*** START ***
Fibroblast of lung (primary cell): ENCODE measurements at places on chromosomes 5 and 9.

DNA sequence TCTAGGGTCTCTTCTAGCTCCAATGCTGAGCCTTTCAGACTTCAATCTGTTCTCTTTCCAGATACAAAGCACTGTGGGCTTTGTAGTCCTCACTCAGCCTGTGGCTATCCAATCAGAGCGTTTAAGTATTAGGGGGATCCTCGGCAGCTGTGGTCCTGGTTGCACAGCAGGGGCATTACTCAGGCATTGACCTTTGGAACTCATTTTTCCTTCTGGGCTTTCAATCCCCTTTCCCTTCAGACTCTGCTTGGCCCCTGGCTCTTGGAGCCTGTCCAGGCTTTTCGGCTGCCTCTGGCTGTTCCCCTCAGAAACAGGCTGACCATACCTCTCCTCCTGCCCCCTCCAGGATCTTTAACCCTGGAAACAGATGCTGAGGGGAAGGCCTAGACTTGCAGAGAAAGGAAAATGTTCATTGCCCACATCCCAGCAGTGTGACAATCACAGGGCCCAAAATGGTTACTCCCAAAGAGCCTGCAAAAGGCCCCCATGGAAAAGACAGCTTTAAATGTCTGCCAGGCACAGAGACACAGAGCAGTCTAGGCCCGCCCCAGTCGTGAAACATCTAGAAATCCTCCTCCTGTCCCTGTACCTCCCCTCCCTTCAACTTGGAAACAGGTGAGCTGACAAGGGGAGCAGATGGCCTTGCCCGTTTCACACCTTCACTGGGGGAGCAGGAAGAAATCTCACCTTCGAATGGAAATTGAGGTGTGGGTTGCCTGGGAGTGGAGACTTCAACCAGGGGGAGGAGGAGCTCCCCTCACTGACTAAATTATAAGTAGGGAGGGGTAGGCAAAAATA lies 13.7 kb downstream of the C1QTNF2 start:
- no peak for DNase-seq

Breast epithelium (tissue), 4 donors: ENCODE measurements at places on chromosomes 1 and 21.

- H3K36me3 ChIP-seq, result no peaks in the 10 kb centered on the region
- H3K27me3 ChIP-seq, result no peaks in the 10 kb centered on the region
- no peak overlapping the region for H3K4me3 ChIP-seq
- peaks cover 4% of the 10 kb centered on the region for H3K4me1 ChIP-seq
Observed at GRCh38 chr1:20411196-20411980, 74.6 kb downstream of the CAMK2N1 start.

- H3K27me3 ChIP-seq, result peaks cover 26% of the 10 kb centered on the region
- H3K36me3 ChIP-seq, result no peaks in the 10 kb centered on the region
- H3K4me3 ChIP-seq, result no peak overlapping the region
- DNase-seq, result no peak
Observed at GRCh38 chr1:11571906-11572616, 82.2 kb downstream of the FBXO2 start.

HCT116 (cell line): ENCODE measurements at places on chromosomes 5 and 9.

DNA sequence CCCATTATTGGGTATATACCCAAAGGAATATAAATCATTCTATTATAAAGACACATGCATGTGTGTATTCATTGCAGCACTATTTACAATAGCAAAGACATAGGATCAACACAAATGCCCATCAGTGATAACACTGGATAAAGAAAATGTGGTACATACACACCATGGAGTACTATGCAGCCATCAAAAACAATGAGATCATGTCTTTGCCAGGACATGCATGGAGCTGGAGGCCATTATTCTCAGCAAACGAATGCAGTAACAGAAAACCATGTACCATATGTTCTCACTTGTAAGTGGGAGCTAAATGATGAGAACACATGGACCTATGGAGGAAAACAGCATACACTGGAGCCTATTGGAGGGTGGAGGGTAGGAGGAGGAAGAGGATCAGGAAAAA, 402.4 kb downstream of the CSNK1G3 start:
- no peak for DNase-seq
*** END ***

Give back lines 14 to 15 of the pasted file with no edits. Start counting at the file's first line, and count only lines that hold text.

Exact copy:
Observed at GRCh38 chr1:11571906-11572616, 82.2 kb downstream of the FBXO2 start.

HCT116 (cell line): ENCODE measurements at places on chromosomes 5 and 9.